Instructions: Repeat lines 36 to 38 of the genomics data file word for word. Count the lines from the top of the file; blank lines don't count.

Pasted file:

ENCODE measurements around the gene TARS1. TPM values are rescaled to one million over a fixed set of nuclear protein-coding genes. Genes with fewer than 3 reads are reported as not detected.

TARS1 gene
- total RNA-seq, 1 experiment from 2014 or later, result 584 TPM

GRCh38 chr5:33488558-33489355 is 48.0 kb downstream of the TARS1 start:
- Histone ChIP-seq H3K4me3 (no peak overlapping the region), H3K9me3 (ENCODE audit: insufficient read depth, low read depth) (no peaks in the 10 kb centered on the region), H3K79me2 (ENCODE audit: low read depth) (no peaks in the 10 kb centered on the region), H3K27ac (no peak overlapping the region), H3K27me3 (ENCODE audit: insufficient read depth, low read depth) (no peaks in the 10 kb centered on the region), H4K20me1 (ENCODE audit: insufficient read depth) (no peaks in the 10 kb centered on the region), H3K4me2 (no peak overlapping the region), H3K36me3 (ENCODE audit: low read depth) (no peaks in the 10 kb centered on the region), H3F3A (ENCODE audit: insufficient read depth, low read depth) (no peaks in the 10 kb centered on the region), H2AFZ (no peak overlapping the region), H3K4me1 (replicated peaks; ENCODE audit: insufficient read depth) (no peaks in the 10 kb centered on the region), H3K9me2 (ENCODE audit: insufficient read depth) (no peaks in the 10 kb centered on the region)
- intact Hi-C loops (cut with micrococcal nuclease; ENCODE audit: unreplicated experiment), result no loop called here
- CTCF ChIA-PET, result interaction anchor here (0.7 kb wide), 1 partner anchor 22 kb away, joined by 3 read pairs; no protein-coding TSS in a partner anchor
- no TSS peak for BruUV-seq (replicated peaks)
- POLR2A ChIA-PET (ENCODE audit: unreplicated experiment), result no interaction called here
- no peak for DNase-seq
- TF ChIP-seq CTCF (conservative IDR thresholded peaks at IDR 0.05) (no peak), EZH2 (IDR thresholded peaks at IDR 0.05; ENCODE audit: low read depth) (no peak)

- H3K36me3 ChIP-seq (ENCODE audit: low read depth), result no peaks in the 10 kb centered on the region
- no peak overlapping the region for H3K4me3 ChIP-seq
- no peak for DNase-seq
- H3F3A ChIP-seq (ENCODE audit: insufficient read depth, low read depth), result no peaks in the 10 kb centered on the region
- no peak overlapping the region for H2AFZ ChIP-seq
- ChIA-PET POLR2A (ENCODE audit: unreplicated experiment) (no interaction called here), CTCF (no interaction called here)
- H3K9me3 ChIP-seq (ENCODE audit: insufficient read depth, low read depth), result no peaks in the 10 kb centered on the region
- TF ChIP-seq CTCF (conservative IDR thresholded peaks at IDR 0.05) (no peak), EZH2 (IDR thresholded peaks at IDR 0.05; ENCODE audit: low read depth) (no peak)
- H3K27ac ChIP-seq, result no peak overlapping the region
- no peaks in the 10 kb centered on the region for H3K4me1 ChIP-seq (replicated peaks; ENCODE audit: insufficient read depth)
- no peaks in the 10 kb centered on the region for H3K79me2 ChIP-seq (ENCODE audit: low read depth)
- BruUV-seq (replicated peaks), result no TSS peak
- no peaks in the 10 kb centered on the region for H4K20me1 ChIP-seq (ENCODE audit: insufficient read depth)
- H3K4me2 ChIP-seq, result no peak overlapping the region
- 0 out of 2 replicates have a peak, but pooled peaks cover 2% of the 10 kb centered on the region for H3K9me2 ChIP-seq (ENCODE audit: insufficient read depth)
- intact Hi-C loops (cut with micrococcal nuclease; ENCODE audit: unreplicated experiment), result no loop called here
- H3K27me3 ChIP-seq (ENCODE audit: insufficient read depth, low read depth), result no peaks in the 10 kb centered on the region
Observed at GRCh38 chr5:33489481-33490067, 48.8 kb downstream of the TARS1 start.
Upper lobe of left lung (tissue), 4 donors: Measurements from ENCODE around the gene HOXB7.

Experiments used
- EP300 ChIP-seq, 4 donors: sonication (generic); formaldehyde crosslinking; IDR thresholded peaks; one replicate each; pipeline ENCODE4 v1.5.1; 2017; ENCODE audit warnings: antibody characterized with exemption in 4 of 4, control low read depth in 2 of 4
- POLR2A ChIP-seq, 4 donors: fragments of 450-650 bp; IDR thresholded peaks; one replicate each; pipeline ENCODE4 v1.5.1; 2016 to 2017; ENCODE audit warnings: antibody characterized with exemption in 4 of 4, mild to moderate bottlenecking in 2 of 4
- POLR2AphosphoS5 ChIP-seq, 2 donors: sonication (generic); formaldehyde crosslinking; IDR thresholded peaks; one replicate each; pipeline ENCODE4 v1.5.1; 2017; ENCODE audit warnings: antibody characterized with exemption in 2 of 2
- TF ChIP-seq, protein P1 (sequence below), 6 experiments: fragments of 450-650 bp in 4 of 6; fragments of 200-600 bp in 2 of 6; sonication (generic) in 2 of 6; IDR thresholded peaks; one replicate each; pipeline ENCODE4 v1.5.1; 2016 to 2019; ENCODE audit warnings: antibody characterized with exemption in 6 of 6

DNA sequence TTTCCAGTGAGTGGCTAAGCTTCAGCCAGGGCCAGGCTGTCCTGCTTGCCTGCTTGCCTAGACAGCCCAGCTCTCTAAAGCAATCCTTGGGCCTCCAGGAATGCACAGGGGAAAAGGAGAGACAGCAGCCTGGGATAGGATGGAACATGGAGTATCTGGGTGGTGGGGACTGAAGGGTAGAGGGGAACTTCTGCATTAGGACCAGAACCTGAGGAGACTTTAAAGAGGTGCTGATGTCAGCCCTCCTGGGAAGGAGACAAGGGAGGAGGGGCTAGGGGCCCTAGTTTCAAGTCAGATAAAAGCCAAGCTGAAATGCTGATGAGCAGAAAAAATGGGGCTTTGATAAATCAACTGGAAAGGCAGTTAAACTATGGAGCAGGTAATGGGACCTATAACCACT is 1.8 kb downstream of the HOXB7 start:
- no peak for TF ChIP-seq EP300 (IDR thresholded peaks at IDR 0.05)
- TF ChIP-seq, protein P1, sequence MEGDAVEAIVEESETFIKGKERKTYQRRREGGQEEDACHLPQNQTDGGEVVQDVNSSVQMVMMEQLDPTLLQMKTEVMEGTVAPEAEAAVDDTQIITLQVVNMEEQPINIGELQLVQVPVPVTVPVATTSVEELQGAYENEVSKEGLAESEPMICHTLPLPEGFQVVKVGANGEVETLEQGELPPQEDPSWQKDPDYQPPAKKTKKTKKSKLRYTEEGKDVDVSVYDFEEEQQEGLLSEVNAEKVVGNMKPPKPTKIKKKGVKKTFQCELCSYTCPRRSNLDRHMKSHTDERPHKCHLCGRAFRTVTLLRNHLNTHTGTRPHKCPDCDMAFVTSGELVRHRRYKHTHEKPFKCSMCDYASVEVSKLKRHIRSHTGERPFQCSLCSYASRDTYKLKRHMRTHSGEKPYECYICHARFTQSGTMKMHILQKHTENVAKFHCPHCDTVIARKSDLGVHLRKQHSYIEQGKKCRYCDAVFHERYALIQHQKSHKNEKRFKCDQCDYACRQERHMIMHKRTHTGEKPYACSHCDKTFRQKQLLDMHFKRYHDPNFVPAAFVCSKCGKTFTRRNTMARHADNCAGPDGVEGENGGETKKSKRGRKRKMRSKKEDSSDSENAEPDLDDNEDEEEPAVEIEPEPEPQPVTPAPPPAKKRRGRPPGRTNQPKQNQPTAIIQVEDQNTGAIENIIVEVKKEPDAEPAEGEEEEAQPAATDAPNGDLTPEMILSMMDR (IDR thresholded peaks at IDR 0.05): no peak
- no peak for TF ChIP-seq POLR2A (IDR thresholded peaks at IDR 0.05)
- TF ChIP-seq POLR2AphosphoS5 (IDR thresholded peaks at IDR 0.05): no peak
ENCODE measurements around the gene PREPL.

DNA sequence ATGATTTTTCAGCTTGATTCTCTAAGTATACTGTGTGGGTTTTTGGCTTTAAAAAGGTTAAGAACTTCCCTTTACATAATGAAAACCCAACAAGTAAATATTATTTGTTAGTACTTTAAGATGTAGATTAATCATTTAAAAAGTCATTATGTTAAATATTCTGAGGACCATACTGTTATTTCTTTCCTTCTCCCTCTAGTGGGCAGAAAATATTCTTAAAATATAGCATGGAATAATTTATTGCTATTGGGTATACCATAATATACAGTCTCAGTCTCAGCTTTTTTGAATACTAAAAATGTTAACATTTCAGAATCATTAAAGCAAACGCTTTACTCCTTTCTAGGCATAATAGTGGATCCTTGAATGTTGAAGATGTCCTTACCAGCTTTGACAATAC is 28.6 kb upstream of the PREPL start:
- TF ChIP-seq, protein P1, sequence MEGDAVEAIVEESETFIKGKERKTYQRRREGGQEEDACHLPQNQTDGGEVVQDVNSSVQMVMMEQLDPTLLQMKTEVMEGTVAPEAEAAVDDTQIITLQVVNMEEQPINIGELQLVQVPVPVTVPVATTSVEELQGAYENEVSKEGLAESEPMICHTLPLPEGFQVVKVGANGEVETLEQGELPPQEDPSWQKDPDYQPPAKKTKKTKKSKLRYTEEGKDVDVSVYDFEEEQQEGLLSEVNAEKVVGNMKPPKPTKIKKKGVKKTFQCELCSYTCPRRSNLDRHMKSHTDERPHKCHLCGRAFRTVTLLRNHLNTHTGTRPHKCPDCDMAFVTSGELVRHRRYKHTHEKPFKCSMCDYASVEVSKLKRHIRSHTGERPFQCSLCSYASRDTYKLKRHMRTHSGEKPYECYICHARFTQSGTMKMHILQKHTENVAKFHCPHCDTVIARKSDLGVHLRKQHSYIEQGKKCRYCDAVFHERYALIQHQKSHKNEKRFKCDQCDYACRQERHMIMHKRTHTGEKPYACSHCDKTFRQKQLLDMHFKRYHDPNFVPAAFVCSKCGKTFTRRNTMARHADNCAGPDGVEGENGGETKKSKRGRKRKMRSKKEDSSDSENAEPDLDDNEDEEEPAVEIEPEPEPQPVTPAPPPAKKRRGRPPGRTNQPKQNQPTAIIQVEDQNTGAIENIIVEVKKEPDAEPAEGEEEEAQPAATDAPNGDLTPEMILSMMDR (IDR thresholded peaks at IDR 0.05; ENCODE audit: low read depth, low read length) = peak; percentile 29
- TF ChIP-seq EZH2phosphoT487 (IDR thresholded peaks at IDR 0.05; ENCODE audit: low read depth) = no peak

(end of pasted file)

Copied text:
DNA sequence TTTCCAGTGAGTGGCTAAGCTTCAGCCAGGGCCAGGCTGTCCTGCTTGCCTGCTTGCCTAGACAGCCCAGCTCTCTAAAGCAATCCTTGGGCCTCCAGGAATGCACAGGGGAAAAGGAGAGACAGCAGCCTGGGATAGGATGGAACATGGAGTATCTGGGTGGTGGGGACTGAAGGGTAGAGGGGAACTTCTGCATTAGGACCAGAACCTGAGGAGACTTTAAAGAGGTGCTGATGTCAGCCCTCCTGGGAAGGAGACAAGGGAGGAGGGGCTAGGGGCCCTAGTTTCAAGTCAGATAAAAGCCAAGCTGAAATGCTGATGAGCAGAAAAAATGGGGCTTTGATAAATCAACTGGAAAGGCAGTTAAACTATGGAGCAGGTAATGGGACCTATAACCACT is 1.8 kb downstream of the HOXB7 start:
- no peak for TF ChIP-seq EP300 (IDR thresholded peaks at IDR 0.05)
- TF ChIP-seq, protein P1, sequence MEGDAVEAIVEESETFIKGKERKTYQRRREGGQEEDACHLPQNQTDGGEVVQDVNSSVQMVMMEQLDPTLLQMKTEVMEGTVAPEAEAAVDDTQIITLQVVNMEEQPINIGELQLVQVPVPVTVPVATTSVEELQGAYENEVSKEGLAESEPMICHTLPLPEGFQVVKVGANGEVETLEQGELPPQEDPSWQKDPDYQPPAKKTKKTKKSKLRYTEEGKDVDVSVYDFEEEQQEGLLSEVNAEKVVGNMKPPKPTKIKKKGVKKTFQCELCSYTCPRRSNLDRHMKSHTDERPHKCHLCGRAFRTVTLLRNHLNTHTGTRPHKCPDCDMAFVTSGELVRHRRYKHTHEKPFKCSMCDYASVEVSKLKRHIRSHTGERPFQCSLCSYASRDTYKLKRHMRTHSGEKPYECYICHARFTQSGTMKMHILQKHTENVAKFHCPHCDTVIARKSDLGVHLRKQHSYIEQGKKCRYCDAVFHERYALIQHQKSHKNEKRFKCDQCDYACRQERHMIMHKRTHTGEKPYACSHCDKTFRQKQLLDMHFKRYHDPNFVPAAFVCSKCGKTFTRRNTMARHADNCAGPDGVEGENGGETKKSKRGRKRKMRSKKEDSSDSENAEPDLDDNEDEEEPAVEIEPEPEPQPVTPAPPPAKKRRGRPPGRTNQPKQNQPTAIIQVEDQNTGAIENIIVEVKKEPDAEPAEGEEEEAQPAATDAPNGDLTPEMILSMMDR (IDR thresholded peaks at IDR 0.05): no peak